I’ve recently been watching a series of documentaries on the Wild West. I don’t have TV but I’ll watch pretty much any documentary on DVD. This particular series is one that my husband taped on video – I’m showing my age here but, remember those days? Trying to pause the recording before the adverts came on, and then start it up again without missing anything? How you couldn’t switch channels as otherwise the recording would switch too? Ha! Alien concepts in this day and age. Anyway, I digress…
These documentaries are brilliantly done. Well researched and lots of original footage, from photos to letter to diary entries to film – and the reportage is really balanced. Apart from the on-screen wobbles, you wouldn’t think my husband recorded these 14 years ago and we’ve only just had them converted to modern technology!
Why am I telling you all this? Basically, because of a point that was highlighted in Episode 3 that set me thinking. An historian pointed out that the main difference between Crazy Horse and general Custer was that Crazy Horse already thought he had the perfect life; he was in a state of being and wanted to be allowed to continue. On the other hand, Custer was in a perpetual state of trying to improve – he lived in a permanent state of becoming.
I think this Custer reference is a great description for artists and writers. As far as I’m aware, the creative mind constantly demands improvement and change, so there’s always movement. This movement is as unpredictable and unruly as the rolling seas, but it creates the driving force behind old ideas in fresh voices, adds the necessary passion and magic that takes something good and makes it incredible.
But is there another way to be? A less frantic and unsettling approach? My husband is definitely a Crazy Horse – he approaches life in a calm and steady manner, and has more energy and staying power than anyone I’ve ever met. He’s an incredibly creative and talented singer/songwriter, but isn’t driven to the peaks and troughs of emotion that charge in unannounced to interrupt my days. Instead, he meanders his way and eventually gets there.
We’ve discussed this and he seems to think it’s the length of the work involved and the fact that when you perform, you get an instant response from the crowd – hopefully a positive one. Although singer/songwriters suffer from nerves and stage fright, the catharsis comes much quicker. Writers, on the other hand, spend long periods of time in solitude and the work requires more input, a different approach. And there’s no guarantee anyone will actually read what you write.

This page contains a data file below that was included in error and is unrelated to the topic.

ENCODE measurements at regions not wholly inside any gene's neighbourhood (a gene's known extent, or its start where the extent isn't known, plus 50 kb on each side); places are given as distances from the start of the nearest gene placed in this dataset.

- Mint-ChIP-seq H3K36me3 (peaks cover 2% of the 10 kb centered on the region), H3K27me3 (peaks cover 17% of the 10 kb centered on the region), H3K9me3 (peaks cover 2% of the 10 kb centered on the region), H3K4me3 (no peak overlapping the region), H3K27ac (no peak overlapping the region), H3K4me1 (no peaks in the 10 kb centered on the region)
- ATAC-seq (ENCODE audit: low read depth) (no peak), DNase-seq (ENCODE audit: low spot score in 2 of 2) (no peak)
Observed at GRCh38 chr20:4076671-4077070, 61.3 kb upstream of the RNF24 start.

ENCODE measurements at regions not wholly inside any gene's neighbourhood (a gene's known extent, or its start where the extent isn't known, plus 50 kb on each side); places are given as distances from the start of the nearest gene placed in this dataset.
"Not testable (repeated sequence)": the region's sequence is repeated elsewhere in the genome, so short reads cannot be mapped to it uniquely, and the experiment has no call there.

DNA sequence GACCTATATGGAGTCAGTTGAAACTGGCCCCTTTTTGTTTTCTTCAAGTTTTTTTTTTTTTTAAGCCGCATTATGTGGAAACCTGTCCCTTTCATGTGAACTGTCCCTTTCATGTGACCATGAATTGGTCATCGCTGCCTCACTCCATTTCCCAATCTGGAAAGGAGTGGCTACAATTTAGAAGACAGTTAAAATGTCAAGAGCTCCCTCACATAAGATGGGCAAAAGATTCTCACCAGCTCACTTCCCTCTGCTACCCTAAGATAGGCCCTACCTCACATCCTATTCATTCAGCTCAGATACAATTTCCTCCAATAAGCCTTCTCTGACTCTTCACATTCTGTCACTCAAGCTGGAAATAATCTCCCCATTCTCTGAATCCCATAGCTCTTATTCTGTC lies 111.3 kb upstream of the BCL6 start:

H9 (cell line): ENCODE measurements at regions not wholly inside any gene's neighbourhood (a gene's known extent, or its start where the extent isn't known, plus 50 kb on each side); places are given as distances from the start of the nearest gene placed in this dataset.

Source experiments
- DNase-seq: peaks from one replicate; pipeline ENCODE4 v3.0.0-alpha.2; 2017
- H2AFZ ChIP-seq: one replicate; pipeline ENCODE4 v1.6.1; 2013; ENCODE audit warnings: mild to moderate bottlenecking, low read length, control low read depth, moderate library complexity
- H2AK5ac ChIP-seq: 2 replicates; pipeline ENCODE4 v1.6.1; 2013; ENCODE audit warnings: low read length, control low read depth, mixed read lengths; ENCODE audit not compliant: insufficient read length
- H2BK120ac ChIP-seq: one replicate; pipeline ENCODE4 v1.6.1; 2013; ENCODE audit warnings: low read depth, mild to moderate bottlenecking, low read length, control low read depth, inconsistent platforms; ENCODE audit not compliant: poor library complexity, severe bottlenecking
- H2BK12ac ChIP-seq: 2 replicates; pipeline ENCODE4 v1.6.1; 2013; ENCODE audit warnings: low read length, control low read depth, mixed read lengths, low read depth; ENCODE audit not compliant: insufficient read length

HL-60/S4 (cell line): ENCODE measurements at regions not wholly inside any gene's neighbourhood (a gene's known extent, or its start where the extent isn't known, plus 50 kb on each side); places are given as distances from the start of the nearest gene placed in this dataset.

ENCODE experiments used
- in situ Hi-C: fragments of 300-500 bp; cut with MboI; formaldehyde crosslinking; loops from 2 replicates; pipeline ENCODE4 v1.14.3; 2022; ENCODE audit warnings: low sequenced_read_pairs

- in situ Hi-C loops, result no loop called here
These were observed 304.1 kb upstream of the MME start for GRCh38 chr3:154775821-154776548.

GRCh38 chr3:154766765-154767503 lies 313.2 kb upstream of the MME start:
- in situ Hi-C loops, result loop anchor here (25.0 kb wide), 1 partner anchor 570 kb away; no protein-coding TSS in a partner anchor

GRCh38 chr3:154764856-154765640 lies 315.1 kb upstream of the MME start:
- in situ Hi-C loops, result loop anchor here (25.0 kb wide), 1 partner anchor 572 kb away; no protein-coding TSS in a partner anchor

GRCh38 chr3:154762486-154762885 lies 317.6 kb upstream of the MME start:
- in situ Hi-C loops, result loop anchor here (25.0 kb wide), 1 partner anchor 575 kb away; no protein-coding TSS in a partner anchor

I certainly approach my own projects differently, depending on what I’m writing. For instance, when I’m writing first drafts (stories or novels) I immerse myself in them. I use the NanoWrimo format and write every first draft in a month, letting the characters and story lead me, concerning myself only with the word count and completely ignoring any edits. A character name changes as I’m writing – so what? I know who I’m talking about when I read it back later, so I’ll worry about that then.
But after that first draft, Custer takes over and every redraft is focused on improvement. It’s shaping, pruning, paring and intensifying. It’s deleting the irrelevant and pulling out the elements that I want to shine. It’s making sure every word is relevant, the loose ends are tied, and that there’s a gripping pace pulling the reader towards a satisfactory ending.
As for the intended audience, do they affect the way you write? Personally, I think they do to an extent – most people write to a higher standard when they have a competition or submission in mind – and I find this particularly relevant when writing for children. You can’t write to a script but you do want your audience to enjoy the journey – and as we all know, kids are harsh critics.
What do you think? As writers, can we ever mirror Crazy Horse and just be? Or is it the nature of the beast to strive for perfection, like Custer?
(c) Elizabeth Rose Murray